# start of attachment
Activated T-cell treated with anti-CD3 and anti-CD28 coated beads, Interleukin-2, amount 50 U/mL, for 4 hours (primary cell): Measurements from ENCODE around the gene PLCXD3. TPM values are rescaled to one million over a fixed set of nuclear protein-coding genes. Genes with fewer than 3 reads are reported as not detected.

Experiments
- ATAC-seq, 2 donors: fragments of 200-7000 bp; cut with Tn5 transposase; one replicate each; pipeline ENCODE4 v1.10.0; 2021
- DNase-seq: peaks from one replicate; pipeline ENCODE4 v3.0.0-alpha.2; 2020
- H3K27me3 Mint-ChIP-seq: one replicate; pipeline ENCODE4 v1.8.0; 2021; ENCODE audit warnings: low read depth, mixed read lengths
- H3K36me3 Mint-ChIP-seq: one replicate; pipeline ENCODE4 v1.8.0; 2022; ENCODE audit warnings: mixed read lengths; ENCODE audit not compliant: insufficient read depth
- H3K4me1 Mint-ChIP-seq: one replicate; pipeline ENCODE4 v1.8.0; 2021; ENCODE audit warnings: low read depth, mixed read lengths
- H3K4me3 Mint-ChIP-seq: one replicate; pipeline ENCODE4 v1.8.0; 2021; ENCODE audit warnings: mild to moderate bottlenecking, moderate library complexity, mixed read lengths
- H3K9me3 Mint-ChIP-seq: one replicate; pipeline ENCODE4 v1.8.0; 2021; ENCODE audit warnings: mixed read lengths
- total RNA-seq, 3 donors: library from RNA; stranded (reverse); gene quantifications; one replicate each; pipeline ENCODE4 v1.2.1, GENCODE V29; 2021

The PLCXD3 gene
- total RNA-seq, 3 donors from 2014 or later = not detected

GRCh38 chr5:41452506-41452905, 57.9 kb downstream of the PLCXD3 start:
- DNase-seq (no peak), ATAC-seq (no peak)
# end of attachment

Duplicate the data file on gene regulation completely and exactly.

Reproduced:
Activated T-cell treated with anti-CD3 and anti-CD28 coated beads, Interleukin-2, amount 50 U/mL, for 4 hours (primary cell): Measurements from ENCODE around the gene PLCXD3. TPM values are rescaled to one million over a fixed set of nuclear protein-coding genes. Genes with fewer than 3 reads are reported as not detected.

Experiments
- ATAC-seq, 2 donors: fragments of 200-7000 bp; cut with Tn5 transposase; one replicate each; pipeline ENCODE4 v1.10.0; 2021
- DNase-seq: peaks from one replicate; pipeline ENCODE4 v3.0.0-alpha.2; 2020
- H3K27me3 Mint-ChIP-seq: one replicate; pipeline ENCODE4 v1.8.0; 2021; ENCODE audit warnings: low read depth, mixed read lengths
- H3K36me3 Mint-ChIP-seq: one replicate; pipeline ENCODE4 v1.8.0; 2022; ENCODE audit warnings: mixed read lengths; ENCODE audit not compliant: insufficient read depth
- H3K4me1 Mint-ChIP-seq: one replicate; pipeline ENCODE4 v1.8.0; 2021; ENCODE audit warnings: low read depth, mixed read lengths
- H3K4me3 Mint-ChIP-seq: one replicate; pipeline ENCODE4 v1.8.0; 2021; ENCODE audit warnings: mild to moderate bottlenecking, moderate library complexity, mixed read lengths
- H3K9me3 Mint-ChIP-seq: one replicate; pipeline ENCODE4 v1.8.0; 2021; ENCODE audit warnings: mixed read lengths
- total RNA-seq, 3 donors: library from RNA; stranded (reverse); gene quantifications; one replicate each; pipeline ENCODE4 v1.2.1, GENCODE V29; 2021

The PLCXD3 gene
- total RNA-seq, 3 donors from 2014 or later = not detected

GRCh38 chr5:41452506-41452905, 57.9 kb downstream of the PLCXD3 start:
- DNase-seq (no peak), ATAC-seq (no peak)